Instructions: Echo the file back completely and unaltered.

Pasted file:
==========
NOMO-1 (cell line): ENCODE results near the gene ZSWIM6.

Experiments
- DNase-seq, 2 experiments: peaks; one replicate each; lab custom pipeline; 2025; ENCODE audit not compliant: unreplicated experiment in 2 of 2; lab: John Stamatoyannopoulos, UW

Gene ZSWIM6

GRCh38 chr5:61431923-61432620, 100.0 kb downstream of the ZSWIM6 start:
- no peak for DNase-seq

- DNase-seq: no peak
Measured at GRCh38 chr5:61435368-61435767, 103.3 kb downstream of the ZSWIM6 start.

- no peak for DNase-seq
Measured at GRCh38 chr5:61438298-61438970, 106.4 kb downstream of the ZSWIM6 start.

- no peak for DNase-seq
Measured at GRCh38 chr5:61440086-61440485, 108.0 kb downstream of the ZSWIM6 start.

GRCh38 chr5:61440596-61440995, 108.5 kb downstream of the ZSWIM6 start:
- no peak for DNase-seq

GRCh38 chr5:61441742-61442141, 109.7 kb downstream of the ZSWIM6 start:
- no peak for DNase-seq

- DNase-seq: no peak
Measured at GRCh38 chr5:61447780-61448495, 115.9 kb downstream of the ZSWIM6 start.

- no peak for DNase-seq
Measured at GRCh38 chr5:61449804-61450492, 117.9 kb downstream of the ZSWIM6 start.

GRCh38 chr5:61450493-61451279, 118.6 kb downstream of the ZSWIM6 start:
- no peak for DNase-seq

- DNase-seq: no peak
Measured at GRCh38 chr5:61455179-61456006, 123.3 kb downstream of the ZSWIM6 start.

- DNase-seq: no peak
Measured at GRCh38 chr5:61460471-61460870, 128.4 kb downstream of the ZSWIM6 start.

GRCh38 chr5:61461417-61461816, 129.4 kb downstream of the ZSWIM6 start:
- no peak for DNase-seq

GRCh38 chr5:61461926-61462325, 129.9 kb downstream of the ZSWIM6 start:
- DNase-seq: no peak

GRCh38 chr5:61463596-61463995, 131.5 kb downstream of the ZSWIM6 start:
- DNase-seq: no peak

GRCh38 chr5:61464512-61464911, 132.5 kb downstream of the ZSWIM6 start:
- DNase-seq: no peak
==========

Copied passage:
NOMO-1 (cell line): ENCODE results near the gene ZSWIM6.

Experiments
- DNase-seq, 2 experiments: peaks; one replicate each; lab custom pipeline; 2025; ENCODE audit not compliant: unreplicated experiment in 2 of 2; lab: John Stamatoyannopoulos, UW

Gene ZSWIM6

GRCh38 chr5:61431923-61432620, 100.0 kb downstream of the ZSWIM6 start:
- no peak for DNase-seq

- DNase-seq: no peak
Measured at GRCh38 chr5:61435368-61435767, 103.3 kb downstream of the ZSWIM6 start.

- no peak for DNase-seq
Measured at GRCh38 chr5:61438298-61438970, 106.4 kb downstream of the ZSWIM6 start.

- no peak for DNase-seq
Measured at GRCh38 chr5:61440086-61440485, 108.0 kb downstream of the ZSWIM6 start.

GRCh38 chr5:61440596-61440995, 108.5 kb downstream of the ZSWIM6 start:
- no peak for DNase-seq

GRCh38 chr5:61441742-61442141, 109.7 kb downstream of the ZSWIM6 start:
- no peak for DNase-seq

- DNase-seq: no peak
Measured at GRCh38 chr5:61447780-61448495, 115.9 kb downstream of the ZSWIM6 start.

- no peak for DNase-seq
Measured at GRCh38 chr5:61449804-61450492, 117.9 kb downstream of the ZSWIM6 start.

GRCh38 chr5:61450493-61451279, 118.6 kb downstream of the ZSWIM6 start:
- no peak for DNase-seq

- DNase-seq: no peak
Measured at GRCh38 chr5:61455179-61456006, 123.3 kb downstream of the ZSWIM6 start.

- DNase-seq: no peak
Measured at GRCh38 chr5:61460471-61460870, 128.4 kb downstream of the ZSWIM6 start.

GRCh38 chr5:61461417-61461816, 129.4 kb downstream of the ZSWIM6 start:
- no peak for DNase-seq

GRCh38 chr5:61461926-61462325, 129.9 kb downstream of the ZSWIM6 start:
- DNase-seq: no peak

GRCh38 chr5:61463596-61463995, 131.5 kb downstream of the ZSWIM6 start:
- DNase-seq: no peak

GRCh38 chr5:61464512-61464911, 132.5 kb downstream of the ZSWIM6 start:
- DNase-seq: no peak